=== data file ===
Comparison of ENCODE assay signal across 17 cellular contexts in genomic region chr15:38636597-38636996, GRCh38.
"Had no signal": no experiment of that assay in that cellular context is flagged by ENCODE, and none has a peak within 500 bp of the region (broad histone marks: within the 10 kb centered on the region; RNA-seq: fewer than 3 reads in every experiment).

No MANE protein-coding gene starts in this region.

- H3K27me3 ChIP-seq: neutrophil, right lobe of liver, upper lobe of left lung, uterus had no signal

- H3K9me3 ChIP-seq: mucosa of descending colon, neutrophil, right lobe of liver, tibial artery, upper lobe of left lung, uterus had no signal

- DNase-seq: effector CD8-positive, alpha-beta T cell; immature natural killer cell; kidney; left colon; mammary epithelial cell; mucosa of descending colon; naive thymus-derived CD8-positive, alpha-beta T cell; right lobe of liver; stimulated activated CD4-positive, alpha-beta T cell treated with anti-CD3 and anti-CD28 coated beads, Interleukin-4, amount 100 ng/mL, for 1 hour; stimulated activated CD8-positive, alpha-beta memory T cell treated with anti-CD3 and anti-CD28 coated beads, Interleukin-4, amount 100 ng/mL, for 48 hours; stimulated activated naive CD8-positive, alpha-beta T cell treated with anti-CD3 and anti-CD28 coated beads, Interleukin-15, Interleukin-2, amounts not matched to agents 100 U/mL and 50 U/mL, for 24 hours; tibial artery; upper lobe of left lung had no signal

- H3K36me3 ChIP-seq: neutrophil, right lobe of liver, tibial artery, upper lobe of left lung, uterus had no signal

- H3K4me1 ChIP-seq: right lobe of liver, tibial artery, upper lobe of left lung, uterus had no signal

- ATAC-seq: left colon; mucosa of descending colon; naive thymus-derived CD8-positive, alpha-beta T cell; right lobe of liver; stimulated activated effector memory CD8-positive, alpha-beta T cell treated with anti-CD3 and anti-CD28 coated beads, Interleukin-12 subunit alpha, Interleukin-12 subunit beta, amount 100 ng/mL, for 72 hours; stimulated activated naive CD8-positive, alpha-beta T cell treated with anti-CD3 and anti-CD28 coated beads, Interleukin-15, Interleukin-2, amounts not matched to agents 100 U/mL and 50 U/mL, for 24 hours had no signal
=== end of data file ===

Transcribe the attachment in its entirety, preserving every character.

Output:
Comparison of ENCODE assay signal across 17 cellular contexts in genomic region chr15:38636597-38636996, GRCh38.
"Had no signal": no experiment of that assay in that cellular context is flagged by ENCODE, and none has a peak within 500 bp of the region (broad histone marks: within the 10 kb centered on the region; RNA-seq: fewer than 3 reads in every experiment).

No MANE protein-coding gene starts in this region.

- H3K27me3 ChIP-seq: neutrophil, right lobe of liver, upper lobe of left lung, uterus had no signal

- H3K9me3 ChIP-seq: mucosa of descending colon, neutrophil, right lobe of liver, tibial artery, upper lobe of left lung, uterus had no signal

- DNase-seq: effector CD8-positive, alpha-beta T cell; immature natural killer cell; kidney; left colon; mammary epithelial cell; mucosa of descending colon; naive thymus-derived CD8-positive, alpha-beta T cell; right lobe of liver; stimulated activated CD4-positive, alpha-beta T cell treated with anti-CD3 and anti-CD28 coated beads, Interleukin-4, amount 100 ng/mL, for 1 hour; stimulated activated CD8-positive, alpha-beta memory T cell treated with anti-CD3 and anti-CD28 coated beads, Interleukin-4, amount 100 ng/mL, for 48 hours; stimulated activated naive CD8-positive, alpha-beta T cell treated with anti-CD3 and anti-CD28 coated beads, Interleukin-15, Interleukin-2, amounts not matched to agents 100 U/mL and 50 U/mL, for 24 hours; tibial artery; upper lobe of left lung had no signal

- H3K36me3 ChIP-seq: neutrophil, right lobe of liver, tibial artery, upper lobe of left lung, uterus had no signal

- H3K4me1 ChIP-seq: right lobe of liver, tibial artery, upper lobe of left lung, uterus had no signal

- ATAC-seq: left colon; mucosa of descending colon; naive thymus-derived CD8-positive, alpha-beta T cell; right lobe of liver; stimulated activated effector memory CD8-positive, alpha-beta T cell treated with anti-CD3 and anti-CD28 coated beads, Interleukin-12 subunit alpha, Interleukin-12 subunit beta, amount 100 ng/mL, for 72 hours; stimulated activated naive CD8-positive, alpha-beta T cell treated with anti-CD3 and anti-CD28 coated beads, Interleukin-15, Interleukin-2, amounts not matched to agents 100 U/mL and 50 U/mL, for 24 hours had no signal